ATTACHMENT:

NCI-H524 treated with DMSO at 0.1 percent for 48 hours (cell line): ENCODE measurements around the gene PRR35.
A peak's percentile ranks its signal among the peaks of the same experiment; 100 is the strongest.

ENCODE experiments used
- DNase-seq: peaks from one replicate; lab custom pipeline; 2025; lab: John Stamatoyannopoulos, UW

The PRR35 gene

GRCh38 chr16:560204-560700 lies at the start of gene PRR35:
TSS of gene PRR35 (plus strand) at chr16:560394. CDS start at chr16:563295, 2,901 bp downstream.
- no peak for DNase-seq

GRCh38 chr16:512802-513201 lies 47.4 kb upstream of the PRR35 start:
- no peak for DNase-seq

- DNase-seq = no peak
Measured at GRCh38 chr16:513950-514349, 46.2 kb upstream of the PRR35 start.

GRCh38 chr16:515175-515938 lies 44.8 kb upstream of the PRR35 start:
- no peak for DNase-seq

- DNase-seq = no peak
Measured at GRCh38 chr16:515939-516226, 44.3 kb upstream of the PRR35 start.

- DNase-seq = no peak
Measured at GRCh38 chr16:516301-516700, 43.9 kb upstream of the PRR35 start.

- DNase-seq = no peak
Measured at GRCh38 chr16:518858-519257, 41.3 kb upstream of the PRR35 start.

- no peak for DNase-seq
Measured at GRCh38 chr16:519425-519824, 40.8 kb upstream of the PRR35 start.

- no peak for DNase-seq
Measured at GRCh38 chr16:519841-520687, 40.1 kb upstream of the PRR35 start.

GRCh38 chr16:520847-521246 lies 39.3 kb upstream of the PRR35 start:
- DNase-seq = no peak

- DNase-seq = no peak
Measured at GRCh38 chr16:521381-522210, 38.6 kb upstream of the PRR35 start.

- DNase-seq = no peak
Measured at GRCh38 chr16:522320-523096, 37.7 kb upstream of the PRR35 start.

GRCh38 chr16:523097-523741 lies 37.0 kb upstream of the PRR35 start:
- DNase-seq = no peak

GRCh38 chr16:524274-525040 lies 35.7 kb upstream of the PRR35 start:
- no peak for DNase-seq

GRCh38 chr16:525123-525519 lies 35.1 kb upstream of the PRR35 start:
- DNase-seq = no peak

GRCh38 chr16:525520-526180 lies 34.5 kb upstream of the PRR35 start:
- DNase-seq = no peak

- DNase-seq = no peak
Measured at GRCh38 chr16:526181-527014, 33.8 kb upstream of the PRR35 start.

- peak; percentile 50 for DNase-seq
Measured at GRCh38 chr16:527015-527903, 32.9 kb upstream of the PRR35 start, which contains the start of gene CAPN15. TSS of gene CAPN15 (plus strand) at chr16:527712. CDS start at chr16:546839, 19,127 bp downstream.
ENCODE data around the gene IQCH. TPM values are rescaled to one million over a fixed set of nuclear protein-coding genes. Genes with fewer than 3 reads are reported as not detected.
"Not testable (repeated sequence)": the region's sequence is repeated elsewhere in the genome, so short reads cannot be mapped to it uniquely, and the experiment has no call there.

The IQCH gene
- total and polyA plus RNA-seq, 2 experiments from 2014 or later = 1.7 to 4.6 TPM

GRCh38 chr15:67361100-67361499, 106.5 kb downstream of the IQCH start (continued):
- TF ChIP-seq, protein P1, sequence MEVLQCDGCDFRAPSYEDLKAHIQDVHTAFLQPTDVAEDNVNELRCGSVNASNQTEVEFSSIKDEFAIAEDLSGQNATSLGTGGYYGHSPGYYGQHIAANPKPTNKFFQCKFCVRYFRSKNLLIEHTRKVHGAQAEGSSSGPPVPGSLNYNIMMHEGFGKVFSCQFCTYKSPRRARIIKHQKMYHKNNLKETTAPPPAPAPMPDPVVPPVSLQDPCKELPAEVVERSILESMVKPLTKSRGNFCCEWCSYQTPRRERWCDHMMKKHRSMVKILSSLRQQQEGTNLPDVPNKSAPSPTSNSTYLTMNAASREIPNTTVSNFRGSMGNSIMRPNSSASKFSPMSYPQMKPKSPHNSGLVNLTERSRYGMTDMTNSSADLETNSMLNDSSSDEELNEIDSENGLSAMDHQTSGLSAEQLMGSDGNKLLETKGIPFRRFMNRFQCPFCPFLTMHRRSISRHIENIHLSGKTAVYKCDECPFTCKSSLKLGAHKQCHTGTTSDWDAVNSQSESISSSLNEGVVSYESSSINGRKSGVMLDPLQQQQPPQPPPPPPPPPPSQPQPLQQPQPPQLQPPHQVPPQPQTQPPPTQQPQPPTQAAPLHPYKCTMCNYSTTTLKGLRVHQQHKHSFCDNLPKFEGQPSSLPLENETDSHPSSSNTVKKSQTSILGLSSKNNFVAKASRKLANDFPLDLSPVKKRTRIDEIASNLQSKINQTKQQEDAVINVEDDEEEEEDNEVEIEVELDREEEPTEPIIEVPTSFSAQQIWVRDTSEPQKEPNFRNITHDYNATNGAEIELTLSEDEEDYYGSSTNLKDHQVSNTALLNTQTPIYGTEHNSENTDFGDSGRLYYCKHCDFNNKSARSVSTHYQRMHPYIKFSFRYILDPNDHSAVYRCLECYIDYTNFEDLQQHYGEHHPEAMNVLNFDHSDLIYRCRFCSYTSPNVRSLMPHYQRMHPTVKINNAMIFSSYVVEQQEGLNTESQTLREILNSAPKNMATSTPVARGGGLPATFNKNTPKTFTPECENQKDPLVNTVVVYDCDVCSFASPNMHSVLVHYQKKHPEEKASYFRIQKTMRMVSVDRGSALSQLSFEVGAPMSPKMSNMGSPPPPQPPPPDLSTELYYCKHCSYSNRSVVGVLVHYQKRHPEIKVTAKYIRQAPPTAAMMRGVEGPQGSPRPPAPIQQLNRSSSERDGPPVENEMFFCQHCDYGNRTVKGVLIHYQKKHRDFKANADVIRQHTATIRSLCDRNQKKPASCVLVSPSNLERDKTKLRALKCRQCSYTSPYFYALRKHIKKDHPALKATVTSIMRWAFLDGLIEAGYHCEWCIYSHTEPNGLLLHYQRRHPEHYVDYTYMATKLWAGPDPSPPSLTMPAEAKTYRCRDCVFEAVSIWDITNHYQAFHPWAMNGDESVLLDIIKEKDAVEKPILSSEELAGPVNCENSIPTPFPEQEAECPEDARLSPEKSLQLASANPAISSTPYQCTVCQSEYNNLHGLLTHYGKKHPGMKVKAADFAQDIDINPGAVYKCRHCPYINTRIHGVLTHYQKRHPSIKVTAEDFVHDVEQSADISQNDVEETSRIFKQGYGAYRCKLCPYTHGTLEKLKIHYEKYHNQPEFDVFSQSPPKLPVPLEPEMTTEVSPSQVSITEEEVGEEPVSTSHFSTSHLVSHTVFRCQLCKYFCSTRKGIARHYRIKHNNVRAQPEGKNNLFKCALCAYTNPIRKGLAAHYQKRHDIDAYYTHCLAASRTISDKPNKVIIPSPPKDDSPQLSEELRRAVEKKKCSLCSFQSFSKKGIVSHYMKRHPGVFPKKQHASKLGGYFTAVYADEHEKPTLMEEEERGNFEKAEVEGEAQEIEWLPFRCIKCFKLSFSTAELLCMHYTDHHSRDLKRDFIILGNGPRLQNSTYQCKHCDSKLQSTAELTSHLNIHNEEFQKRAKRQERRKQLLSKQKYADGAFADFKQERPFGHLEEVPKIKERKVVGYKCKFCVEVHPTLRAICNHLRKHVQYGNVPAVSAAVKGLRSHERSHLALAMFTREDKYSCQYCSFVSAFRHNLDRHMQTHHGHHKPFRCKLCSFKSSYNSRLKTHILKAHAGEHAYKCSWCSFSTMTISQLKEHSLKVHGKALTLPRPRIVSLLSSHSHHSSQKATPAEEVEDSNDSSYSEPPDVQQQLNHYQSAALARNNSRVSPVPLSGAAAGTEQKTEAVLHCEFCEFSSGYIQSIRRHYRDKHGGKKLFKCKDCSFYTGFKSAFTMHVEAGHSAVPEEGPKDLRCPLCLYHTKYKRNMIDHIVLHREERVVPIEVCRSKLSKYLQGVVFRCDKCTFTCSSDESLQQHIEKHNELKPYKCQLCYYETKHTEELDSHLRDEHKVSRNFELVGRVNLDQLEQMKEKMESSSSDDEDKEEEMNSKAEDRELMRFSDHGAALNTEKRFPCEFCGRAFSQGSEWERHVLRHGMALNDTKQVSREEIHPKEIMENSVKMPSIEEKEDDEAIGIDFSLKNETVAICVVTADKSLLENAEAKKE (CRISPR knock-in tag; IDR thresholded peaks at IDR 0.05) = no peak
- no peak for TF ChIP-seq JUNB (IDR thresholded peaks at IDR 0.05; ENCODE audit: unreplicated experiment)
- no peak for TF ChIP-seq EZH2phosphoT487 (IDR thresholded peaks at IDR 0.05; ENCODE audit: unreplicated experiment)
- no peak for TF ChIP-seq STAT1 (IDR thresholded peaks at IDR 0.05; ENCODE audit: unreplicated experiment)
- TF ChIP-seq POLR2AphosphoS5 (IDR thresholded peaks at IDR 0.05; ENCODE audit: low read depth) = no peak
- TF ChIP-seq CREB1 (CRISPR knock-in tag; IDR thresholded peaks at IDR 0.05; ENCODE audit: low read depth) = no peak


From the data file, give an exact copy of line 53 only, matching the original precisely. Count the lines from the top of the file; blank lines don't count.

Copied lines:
- TF ChIP-seq CREB1 (CRISPR knock-in tag; IDR thresholded peaks at IDR 0.05; ENCODE audit: low read depth) = no peak